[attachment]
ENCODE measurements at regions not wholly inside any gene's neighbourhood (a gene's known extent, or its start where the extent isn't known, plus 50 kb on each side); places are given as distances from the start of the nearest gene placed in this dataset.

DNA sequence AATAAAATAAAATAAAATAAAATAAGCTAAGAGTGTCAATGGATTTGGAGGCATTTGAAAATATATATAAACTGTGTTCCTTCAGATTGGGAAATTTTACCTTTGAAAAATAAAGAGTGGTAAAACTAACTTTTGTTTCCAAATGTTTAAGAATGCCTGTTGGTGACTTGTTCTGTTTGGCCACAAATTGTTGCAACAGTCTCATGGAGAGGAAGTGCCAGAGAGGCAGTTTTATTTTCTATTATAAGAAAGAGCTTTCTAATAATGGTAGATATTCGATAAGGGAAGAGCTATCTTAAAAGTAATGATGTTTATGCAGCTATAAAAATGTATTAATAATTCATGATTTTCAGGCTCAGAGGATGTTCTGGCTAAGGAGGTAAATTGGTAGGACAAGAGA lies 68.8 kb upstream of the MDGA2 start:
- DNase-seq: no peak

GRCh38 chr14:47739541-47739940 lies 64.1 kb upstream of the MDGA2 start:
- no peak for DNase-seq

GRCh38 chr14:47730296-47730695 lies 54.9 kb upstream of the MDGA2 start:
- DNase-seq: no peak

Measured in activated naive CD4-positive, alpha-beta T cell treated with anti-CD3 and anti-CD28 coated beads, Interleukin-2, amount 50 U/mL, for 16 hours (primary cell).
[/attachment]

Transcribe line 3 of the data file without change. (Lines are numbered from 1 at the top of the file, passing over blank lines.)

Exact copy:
- DNase-seq: no peak